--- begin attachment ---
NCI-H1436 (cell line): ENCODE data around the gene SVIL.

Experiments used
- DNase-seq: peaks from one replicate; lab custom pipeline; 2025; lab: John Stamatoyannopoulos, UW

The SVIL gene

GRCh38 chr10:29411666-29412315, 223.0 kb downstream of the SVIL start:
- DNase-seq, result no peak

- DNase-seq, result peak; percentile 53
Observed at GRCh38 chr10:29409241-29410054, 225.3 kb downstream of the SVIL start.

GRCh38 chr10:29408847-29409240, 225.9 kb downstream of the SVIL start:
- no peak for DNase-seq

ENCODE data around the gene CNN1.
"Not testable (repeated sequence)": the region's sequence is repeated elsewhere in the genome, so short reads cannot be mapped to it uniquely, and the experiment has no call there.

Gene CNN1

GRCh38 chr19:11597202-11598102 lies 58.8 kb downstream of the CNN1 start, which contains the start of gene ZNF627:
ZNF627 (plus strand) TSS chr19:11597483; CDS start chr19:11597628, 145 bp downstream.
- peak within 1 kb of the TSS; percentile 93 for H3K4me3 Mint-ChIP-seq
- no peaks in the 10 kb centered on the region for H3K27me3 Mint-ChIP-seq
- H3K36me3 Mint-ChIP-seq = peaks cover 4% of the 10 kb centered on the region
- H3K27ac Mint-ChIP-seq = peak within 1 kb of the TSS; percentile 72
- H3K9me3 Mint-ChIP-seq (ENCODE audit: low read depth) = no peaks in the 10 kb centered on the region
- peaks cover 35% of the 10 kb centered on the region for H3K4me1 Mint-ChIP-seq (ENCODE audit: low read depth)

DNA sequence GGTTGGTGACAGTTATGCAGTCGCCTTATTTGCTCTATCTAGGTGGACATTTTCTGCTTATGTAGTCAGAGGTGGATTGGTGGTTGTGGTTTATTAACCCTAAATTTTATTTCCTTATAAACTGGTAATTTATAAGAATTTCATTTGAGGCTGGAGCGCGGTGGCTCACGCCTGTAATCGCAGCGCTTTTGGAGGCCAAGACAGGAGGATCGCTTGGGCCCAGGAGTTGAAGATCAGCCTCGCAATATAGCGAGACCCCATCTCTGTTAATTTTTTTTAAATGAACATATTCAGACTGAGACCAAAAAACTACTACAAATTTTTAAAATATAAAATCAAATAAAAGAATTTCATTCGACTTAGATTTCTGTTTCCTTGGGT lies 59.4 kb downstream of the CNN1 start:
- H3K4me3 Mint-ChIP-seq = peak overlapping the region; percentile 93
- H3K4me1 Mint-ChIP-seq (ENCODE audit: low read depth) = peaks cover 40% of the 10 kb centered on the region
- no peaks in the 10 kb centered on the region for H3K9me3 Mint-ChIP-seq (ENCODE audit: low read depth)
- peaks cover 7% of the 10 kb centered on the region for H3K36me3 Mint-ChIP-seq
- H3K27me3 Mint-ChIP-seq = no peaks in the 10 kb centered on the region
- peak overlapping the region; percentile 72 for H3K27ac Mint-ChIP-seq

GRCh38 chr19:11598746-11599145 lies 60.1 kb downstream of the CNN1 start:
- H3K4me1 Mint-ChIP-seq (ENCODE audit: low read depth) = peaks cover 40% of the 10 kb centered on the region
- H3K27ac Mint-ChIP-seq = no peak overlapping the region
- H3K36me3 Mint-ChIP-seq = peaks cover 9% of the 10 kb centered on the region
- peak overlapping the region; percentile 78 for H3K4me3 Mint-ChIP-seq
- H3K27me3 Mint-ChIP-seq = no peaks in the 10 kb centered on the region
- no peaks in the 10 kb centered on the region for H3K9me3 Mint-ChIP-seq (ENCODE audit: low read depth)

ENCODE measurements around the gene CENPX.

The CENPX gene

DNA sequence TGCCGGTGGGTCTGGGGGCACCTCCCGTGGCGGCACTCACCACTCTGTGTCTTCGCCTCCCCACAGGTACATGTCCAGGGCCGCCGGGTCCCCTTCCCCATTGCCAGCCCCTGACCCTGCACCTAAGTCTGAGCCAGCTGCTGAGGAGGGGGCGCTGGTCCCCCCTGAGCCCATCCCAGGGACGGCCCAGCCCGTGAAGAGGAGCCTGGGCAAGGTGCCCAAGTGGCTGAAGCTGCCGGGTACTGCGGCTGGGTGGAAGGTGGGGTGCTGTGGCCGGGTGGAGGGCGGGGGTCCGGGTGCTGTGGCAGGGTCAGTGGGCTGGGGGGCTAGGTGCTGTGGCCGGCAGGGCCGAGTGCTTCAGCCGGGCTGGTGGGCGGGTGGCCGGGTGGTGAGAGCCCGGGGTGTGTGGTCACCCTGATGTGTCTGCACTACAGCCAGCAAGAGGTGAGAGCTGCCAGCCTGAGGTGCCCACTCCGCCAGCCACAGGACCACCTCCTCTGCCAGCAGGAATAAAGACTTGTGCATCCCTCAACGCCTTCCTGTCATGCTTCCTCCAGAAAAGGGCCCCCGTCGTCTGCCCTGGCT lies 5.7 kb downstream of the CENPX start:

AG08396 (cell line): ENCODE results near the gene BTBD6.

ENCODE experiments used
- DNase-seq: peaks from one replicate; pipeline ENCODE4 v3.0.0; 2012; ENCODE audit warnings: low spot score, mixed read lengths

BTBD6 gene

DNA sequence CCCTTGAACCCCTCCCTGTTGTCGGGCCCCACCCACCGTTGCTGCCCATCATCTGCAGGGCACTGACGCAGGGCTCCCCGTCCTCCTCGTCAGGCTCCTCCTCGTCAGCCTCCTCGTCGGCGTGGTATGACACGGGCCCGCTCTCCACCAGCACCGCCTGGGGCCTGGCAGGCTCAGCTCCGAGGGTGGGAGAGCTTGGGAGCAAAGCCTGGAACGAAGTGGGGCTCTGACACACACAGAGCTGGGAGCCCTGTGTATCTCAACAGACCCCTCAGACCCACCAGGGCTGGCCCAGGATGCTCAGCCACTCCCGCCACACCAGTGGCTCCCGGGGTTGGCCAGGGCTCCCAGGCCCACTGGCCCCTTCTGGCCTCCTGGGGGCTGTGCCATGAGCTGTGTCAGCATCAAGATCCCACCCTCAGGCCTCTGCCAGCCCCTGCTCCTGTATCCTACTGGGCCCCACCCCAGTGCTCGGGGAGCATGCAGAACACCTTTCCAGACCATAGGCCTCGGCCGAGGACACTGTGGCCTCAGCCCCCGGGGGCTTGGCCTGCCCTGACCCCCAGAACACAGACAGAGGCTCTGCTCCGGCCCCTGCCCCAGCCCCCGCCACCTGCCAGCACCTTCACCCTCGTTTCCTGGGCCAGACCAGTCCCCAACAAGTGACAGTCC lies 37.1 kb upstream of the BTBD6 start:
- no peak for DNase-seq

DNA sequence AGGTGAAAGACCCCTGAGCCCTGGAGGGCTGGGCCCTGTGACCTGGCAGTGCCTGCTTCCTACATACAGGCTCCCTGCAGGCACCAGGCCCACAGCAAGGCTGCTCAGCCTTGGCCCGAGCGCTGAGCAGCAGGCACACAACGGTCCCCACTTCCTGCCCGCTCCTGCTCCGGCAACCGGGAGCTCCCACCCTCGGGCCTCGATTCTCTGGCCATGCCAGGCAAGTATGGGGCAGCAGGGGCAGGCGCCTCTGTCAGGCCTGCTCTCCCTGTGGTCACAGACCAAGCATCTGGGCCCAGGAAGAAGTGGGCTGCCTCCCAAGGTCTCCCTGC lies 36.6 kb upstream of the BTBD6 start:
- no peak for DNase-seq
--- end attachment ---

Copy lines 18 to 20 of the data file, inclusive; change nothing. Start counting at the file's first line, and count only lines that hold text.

- H3K36me3 Mint-ChIP-seq = peaks cover 4% of the 10 kb centered on the region
- H3K27ac Mint-ChIP-seq = peak within 1 kb of the TSS; percentile 72
- H3K9me3 Mint-ChIP-seq (ENCODE audit: low read depth) = no peaks in the 10 kb centered on the region